As I’ve mentioned I’m trying to learn about tapestry weaving because it seems to “light me up” more than knitting clothes.
While I was unweaving half a training piece – because I’d learned what I wanted from it and because I’m cheap and wanted to salvage even my yarn scraps and warp – I was thinking that if somebody saw me they’d probably recommend doing some of the samplers from the weaving books to learn the various techniques for making stripes, curves etc.
The thing is, I just don’t roll that way. I don’t mind my samplers being useless when I’m done, but just doing colour blocks bores me so much I want to scream. And then I don’t pay attention and make mistakes. I also don’t learn when following a recipe, I have to look it up and read the instructions every. single. time.
And that’s how I learn best: figuring things out by myself, see what happens when I make mistakes. I remember, I make conclusions leading to theories that, when tested, work better and better based on my previous actions etc. And I remember it for next time. Then if I get stuck, I consult books and tutorials. I may browse various weaving books and work on my initial impressions and little hints that stick in my brain at random. I don’t read them from cover to cover and just absorb it all in one sitting.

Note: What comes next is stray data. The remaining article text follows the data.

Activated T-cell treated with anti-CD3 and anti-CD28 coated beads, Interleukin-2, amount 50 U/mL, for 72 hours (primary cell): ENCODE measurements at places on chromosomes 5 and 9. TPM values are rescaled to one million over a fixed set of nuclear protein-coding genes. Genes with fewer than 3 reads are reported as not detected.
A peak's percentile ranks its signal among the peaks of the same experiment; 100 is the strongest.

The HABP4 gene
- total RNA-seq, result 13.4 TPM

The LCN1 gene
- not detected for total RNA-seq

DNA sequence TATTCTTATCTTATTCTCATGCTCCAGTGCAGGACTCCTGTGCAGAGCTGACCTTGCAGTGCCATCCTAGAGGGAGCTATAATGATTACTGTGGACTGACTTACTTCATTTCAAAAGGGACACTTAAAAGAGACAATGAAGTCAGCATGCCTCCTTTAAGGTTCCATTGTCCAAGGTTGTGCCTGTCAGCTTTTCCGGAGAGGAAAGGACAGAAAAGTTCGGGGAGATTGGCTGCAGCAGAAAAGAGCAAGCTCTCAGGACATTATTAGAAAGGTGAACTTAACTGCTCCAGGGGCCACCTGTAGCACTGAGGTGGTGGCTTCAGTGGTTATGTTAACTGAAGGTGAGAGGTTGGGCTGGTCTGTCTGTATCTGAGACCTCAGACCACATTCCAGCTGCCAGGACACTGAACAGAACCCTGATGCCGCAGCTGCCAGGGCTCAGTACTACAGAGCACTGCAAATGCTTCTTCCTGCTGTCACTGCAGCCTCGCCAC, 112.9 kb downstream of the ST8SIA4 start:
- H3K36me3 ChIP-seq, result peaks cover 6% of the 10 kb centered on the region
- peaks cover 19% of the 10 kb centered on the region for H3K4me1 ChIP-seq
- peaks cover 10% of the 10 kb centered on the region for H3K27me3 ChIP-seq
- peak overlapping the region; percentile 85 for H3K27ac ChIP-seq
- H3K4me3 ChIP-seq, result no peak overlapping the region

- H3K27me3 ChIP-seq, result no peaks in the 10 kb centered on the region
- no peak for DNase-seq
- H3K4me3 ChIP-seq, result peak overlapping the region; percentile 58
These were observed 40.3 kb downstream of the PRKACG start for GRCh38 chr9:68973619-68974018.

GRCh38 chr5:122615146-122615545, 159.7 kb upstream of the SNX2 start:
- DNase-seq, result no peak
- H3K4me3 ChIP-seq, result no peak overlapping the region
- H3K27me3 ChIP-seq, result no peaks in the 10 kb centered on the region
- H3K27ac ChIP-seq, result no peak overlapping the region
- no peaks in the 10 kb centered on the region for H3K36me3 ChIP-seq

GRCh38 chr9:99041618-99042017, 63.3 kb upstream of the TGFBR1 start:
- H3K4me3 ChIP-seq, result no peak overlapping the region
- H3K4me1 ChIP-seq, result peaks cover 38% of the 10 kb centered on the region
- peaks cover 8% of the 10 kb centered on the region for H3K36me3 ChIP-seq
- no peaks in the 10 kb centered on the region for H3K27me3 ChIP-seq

I can learn from books, but only if the subject is one that comes more natural to me or really interests me. But it still comes second to doing. Another thing which can make a huge difference is intention. I hated physics and chemistry in school, only subject that was worse was PE. I skipped all the chapters with drawings of molecules in some of the old dye books I got from the library because my eyes just started to cross. But here I am happily playing with pH values, mordants etc. and having a blast – because it has a desired outcome.
How do you like to get your material presented, so that you may learn best/easiest/most fun? Books, workshops, lectures, schematics, recipes, or the more chatty form? Do you want to see someone else do before you put your hands to it? Or are you a listener?
The funny thing is, I always thought I could learn just by observing and thinking. And yes, it works for theory – but not skill. And I think it’s rather amazing (as well as frustrating) that the mind-body connection never occurred to me sooner. And nobody told me.